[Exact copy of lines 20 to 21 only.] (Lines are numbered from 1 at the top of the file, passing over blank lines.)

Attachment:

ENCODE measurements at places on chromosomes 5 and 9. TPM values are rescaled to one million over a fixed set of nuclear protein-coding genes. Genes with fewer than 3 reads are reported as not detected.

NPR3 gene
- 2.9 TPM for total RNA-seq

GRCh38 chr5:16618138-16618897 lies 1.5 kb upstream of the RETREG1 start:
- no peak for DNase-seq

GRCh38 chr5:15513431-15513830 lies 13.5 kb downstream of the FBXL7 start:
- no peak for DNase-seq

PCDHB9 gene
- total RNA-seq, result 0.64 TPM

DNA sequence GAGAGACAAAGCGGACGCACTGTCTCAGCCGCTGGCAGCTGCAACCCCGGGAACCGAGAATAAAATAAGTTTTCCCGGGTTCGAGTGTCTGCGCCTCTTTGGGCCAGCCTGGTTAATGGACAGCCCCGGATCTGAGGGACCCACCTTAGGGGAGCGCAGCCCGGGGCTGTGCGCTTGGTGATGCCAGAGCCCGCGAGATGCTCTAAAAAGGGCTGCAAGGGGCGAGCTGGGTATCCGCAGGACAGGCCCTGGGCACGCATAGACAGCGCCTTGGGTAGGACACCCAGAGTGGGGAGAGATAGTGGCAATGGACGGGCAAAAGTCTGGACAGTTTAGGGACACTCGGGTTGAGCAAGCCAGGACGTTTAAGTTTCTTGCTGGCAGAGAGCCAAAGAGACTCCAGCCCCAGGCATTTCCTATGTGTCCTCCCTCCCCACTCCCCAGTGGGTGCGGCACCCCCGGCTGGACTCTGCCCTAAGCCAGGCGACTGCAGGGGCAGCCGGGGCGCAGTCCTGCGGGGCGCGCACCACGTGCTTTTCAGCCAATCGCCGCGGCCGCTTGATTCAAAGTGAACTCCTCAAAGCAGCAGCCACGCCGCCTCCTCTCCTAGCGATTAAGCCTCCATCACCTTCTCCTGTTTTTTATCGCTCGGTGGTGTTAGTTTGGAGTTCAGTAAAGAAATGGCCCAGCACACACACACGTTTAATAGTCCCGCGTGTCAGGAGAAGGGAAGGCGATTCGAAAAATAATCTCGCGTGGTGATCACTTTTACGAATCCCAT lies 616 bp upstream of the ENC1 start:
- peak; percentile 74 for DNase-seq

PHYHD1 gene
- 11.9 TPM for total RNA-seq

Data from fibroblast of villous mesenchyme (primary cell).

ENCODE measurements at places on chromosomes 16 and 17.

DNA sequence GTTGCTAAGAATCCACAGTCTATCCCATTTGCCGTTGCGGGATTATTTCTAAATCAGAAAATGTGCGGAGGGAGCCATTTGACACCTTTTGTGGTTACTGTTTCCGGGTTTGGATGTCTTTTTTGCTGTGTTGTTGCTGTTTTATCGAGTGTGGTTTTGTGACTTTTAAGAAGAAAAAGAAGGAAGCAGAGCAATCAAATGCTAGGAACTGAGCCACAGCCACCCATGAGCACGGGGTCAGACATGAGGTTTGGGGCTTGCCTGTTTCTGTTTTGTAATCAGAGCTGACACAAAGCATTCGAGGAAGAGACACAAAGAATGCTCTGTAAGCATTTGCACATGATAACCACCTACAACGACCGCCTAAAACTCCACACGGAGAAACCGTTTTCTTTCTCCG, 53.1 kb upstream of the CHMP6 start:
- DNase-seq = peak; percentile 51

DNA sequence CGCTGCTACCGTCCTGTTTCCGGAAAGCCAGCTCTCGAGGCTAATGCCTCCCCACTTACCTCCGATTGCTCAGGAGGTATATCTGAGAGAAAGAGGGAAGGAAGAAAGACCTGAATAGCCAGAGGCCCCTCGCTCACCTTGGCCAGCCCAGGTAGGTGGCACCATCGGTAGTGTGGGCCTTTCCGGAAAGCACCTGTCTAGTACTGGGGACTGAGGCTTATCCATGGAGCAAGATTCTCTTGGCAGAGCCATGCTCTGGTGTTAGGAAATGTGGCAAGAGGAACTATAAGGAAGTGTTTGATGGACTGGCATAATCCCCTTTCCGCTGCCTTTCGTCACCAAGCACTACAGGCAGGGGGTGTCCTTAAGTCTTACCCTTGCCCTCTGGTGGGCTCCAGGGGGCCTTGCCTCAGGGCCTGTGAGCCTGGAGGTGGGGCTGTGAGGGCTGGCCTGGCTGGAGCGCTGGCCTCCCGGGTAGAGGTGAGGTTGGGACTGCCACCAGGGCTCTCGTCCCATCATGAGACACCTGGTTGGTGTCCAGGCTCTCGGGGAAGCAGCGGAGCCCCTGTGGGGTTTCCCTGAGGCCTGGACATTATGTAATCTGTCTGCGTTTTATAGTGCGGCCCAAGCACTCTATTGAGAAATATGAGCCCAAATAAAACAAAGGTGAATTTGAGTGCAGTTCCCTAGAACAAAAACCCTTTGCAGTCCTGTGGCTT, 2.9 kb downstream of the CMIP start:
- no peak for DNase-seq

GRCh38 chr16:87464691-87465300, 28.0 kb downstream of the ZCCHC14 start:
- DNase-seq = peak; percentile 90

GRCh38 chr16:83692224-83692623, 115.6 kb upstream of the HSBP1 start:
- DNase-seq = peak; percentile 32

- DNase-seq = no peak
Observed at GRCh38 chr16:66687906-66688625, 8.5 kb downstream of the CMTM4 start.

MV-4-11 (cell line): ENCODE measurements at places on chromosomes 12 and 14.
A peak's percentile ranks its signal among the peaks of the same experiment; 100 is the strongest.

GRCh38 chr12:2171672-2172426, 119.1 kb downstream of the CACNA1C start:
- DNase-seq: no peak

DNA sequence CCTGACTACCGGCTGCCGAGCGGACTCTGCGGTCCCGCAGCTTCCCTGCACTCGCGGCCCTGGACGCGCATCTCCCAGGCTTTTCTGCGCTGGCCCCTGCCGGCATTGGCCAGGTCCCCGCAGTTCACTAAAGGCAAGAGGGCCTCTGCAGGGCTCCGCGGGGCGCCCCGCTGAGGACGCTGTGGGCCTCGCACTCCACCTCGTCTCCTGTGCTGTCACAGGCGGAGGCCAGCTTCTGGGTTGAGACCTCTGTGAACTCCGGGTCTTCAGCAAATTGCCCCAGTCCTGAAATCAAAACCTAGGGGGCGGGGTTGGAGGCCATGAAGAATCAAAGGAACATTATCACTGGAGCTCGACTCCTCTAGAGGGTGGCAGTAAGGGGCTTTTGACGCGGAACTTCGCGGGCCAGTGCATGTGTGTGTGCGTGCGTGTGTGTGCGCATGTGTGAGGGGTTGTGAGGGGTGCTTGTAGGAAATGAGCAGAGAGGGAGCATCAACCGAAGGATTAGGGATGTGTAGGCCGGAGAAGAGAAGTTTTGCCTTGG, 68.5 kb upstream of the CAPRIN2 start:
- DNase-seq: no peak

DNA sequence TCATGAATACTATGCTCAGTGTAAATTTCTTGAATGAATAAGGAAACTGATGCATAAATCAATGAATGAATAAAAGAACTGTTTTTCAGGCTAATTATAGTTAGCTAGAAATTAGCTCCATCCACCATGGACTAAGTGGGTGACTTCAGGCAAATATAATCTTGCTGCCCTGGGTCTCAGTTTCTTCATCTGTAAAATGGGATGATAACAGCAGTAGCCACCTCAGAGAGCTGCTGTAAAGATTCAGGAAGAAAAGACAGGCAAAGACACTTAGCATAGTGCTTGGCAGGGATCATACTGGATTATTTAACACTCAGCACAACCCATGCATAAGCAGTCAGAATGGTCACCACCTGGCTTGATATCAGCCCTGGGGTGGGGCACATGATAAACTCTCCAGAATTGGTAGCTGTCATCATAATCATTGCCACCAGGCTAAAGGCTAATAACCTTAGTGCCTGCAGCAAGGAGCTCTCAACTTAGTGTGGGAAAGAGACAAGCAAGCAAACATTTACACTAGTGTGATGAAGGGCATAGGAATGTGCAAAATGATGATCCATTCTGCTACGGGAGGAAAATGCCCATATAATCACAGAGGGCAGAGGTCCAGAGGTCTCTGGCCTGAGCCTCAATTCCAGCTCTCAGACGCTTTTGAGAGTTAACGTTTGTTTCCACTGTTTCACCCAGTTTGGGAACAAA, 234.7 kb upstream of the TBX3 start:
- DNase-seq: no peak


GRCh38 chr16:87464691-87465300, 28.0 kb downstream of the ZCCHC14 start:
- DNase-seq = peak; percentile 90